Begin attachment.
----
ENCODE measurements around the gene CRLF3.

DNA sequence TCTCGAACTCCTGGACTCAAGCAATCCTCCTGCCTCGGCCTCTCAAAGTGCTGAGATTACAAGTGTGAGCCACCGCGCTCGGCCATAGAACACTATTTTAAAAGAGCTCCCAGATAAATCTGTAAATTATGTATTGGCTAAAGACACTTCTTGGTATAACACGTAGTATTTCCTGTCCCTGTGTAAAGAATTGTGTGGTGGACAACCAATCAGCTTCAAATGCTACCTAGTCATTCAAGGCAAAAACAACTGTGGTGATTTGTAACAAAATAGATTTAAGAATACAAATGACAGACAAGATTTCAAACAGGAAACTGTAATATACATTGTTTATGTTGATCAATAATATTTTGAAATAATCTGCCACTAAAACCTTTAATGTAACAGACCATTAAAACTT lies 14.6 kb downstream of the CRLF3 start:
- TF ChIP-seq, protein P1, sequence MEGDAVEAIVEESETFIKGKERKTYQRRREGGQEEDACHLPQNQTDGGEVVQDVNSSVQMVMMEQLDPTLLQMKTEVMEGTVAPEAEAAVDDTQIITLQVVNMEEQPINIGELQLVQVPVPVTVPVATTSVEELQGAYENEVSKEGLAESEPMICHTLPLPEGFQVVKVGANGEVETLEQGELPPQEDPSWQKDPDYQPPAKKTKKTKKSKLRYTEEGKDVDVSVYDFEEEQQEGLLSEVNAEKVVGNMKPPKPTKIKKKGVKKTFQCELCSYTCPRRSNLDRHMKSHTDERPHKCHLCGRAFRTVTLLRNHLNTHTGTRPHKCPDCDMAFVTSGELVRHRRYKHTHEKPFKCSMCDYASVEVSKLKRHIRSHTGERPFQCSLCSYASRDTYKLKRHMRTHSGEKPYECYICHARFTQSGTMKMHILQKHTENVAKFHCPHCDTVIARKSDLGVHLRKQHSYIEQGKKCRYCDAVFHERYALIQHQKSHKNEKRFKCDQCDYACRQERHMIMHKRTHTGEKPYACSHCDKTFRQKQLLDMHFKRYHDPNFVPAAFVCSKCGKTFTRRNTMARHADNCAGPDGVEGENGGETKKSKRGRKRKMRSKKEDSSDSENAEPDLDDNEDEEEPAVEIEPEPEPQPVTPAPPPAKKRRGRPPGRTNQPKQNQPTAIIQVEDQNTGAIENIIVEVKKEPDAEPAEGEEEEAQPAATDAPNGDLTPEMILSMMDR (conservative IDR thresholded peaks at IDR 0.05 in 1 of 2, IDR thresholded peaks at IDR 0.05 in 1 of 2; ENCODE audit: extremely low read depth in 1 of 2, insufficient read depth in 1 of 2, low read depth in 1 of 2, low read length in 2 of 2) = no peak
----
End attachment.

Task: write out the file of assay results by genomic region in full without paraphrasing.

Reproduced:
ENCODE measurements around the gene CRLF3.

DNA sequence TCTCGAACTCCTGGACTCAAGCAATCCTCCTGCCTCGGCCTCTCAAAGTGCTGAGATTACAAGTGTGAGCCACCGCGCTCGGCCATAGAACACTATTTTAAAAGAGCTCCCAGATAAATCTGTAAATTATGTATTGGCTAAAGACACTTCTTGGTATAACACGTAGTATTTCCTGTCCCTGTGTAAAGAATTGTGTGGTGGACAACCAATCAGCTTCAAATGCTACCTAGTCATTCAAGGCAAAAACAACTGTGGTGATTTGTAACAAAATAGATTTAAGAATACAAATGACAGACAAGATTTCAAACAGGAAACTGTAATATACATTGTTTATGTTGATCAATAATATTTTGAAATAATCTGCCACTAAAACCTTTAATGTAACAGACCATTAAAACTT lies 14.6 kb downstream of the CRLF3 start:
- TF ChIP-seq, protein P1, sequence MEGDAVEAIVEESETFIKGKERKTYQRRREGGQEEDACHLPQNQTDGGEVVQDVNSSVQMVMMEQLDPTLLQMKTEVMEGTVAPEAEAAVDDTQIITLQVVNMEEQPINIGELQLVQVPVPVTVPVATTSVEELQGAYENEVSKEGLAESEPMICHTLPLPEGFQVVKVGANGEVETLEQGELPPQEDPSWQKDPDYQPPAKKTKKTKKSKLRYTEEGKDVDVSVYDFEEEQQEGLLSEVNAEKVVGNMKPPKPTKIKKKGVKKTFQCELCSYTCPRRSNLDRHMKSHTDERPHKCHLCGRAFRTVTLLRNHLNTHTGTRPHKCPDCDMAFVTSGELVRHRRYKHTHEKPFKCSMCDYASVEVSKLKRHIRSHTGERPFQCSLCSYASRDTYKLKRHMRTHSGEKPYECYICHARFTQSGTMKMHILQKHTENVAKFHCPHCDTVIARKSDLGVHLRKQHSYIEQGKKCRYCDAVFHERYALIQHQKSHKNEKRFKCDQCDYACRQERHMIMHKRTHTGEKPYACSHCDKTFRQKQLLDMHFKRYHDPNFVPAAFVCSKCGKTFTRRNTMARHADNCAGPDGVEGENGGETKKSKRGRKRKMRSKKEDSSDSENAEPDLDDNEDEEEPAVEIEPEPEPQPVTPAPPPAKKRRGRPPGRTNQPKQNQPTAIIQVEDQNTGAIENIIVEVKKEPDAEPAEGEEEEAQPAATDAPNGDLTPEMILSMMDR (conservative IDR thresholded peaks at IDR 0.05 in 1 of 2, IDR thresholded peaks at IDR 0.05 in 1 of 2; ENCODE audit: extremely low read depth in 1 of 2, insufficient read depth in 1 of 2, low read depth in 1 of 2, low read length in 2 of 2) = no peak